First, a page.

In CCA’s first World Bank report we write: “Countries with limited experience with technology and high-growth-potential start-ups can increase investor confidence by marrying the launch of [crowdfunding] to accelerators or incubators, such as Climate Innovation Centers – that is, to companies that have been vetted, trained, and screened. Syndication of the deal by a lead investor who is well known and trusted in the country will help attract additional capital. Co-investment strategies by governments or development organizations to partially or fully match crowdfunding targets of companies will help to build confidence for both professional and individual investors.”

We then provide the following case study:

“THE UNITED KINGDOM’S CFI CO-INVESTMENT SCHEME. In December 2012,  the U.K. government and Funding Circle announced that £20 million (about US $32 million) would be lent by the U.K. government to individual businesses via the Funding Circle in a co-lending facility. The government would contribute the last 20 percent of every loan that reached 80 percent of its goal from the crowd. By funding the last 20 percent of loans, the government was able to pursue its goals to put capital into the hands of businesses while not adversely affecting the loan bidding process on the Funding Circle platform. In September 2013,21 as the U.K. government announced a £900 million (about US$1,455 million) decline in business lending during June-July 2013, Funding Circle was able to report £14 million (about US$23 million) in successfully funded loans for the same period, an increase of 20 percent over the previous month and 250 percent over the previous year.”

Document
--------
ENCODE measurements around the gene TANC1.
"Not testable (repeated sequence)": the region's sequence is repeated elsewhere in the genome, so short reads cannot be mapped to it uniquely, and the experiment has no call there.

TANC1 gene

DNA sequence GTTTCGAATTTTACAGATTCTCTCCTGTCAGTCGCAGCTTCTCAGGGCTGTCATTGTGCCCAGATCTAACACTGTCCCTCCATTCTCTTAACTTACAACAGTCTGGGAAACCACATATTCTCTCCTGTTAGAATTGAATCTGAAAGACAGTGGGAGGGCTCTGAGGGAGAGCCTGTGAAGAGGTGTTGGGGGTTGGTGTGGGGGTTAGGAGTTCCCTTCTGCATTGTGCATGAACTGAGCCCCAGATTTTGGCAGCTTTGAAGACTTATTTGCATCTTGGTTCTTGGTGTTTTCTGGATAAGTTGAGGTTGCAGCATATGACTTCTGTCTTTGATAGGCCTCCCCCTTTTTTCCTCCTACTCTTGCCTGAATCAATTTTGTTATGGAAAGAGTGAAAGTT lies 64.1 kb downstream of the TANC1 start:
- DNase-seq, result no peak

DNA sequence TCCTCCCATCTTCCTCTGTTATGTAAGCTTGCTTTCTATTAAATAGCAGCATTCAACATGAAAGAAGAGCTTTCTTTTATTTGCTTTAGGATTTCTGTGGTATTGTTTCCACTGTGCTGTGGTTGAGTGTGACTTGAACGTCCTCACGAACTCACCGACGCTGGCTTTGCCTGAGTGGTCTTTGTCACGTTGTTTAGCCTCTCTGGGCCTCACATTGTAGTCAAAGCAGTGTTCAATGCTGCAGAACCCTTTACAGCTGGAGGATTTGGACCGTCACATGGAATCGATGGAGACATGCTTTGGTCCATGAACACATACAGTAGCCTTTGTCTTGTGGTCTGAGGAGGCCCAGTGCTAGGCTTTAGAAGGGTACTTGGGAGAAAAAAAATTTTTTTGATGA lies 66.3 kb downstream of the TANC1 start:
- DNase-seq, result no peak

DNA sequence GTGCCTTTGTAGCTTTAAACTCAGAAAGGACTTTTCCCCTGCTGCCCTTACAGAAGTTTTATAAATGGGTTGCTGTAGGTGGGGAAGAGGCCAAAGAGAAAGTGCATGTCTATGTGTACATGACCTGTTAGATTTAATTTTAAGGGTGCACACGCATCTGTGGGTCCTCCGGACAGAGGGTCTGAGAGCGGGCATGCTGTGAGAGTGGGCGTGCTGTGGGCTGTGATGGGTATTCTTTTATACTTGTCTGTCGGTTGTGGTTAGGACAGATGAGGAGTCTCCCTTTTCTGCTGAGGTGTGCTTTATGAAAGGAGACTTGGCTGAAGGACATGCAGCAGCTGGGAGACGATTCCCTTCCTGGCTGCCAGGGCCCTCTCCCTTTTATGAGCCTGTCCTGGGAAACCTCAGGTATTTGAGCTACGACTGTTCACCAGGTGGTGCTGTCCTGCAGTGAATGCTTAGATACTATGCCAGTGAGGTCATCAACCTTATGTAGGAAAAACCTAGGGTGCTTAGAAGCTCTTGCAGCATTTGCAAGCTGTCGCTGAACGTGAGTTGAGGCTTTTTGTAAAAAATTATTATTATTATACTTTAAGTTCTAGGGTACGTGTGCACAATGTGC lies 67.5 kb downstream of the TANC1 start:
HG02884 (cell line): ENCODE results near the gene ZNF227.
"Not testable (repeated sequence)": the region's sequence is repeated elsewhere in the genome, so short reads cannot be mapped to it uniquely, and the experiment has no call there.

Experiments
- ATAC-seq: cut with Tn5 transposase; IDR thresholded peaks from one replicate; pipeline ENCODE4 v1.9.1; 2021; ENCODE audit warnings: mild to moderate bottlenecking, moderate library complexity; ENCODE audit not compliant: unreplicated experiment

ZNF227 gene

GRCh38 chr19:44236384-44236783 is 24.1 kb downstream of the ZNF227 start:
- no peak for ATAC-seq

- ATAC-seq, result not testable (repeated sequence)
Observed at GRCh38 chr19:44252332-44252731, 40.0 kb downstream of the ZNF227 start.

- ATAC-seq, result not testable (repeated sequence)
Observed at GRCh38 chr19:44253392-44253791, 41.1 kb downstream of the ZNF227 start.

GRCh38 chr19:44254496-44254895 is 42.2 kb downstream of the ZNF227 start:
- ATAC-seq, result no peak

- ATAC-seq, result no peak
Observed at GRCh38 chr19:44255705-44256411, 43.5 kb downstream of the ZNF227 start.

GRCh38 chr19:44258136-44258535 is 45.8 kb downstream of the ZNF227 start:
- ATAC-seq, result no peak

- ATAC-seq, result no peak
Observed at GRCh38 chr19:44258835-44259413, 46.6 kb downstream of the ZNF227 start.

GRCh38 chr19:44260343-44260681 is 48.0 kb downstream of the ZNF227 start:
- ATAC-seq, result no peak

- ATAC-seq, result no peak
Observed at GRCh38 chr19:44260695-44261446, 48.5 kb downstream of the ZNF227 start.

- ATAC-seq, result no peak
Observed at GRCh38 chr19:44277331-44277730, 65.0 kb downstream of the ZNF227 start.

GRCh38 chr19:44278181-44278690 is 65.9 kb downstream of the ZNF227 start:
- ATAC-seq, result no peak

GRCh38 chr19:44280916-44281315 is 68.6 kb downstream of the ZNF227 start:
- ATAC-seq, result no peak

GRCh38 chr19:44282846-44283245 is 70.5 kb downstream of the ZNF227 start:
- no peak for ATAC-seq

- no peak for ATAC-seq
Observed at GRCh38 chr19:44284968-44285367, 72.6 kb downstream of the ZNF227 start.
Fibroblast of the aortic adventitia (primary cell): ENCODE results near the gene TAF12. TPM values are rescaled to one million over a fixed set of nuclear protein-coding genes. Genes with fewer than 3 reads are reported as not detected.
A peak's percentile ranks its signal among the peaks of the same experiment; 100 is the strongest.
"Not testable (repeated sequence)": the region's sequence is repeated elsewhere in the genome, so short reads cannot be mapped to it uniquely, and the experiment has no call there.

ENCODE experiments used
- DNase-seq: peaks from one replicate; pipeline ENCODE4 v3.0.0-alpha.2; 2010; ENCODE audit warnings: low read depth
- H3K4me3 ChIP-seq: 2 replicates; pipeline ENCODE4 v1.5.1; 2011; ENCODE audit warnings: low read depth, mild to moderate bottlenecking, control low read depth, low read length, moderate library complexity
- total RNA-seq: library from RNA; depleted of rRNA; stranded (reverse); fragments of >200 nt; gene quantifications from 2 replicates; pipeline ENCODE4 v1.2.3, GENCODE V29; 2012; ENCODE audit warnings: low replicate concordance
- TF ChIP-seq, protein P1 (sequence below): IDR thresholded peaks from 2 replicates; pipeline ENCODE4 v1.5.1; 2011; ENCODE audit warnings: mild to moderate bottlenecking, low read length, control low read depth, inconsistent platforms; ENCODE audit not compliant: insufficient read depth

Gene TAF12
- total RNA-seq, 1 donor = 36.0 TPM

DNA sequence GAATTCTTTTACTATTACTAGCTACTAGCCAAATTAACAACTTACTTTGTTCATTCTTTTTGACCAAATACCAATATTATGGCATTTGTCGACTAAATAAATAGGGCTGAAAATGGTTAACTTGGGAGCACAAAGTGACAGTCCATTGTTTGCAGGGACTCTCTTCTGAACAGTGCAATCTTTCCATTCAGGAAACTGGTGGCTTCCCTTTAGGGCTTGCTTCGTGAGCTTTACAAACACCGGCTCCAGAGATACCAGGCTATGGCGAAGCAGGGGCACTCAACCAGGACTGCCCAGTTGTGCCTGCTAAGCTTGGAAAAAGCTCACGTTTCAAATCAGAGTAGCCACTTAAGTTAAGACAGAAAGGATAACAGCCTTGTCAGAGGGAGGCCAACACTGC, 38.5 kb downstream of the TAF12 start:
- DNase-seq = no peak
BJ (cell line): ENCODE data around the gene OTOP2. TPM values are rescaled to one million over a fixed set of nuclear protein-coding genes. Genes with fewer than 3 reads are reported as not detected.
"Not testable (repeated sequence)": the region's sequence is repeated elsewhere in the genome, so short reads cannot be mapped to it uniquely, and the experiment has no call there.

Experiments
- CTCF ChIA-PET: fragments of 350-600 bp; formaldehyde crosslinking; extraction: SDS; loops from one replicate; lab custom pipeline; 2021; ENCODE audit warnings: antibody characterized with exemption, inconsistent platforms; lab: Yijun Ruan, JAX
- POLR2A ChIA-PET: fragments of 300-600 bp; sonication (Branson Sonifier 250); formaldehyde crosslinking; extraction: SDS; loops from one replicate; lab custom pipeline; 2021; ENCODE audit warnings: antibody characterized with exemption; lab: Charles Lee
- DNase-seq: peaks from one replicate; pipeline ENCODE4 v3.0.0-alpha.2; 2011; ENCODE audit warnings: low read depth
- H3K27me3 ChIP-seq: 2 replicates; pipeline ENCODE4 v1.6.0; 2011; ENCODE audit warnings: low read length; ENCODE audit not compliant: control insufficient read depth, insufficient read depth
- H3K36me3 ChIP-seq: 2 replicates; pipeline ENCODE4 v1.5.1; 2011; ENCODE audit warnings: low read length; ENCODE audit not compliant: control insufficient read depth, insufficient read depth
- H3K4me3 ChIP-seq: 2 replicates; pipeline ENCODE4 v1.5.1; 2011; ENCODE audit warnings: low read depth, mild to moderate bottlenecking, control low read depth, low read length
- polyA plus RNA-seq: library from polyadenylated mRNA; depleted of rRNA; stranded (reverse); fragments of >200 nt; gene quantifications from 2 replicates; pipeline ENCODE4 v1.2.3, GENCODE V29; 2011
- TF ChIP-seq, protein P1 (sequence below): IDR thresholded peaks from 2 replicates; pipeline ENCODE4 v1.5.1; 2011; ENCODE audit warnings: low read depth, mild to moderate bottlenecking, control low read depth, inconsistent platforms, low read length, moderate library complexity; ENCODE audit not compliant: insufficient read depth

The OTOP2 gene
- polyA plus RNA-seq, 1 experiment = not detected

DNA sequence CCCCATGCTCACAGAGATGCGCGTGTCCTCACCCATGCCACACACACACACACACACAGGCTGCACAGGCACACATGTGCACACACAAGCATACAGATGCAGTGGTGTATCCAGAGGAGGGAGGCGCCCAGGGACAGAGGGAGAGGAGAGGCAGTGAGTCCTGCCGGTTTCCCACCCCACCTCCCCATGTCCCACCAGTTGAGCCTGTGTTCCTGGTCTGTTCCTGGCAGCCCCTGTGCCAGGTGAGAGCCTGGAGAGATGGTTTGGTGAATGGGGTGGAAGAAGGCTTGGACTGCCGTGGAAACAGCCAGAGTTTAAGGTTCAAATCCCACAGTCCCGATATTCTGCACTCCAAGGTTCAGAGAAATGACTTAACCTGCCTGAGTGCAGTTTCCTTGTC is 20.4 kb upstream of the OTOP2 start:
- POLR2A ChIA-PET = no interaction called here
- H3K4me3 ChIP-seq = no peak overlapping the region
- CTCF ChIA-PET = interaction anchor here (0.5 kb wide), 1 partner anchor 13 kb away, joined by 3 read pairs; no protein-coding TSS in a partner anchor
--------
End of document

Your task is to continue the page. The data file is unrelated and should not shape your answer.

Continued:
If you wish to learn how you can structure such a co-investment vehicle that is stand alone, in conjunction with the crowd, and/or syndicated with enabling organizations or private investors feel free to contact us.

How to Build a Business Case for Debt and Equity Crowdfunding in Your Country

While crowdfunding might be all the buzz, all forms (donation, rewards, debt and equity) are not available globally. This is leaving many entrepreneurs asking, “why are we only limited to donation and rewards crowdfunding?”
Screenshot 2015-05-30 10.49.07

The reality is debt and equity are promises of future returns on investment. This promise is otherwise known as a security.  Securities are highly regulated by governments. Why? To protect investors, to deter fraud, and to control the capital markets so they are efficient and trustworthy places to transact business.  Crowd securities are not legal in most parts of the world because the law says you cannot “publicly solicit people for investments.” Without going into a ton of detail “public” means “online aka the Internet” and “people” means “the general masses that are not rich.”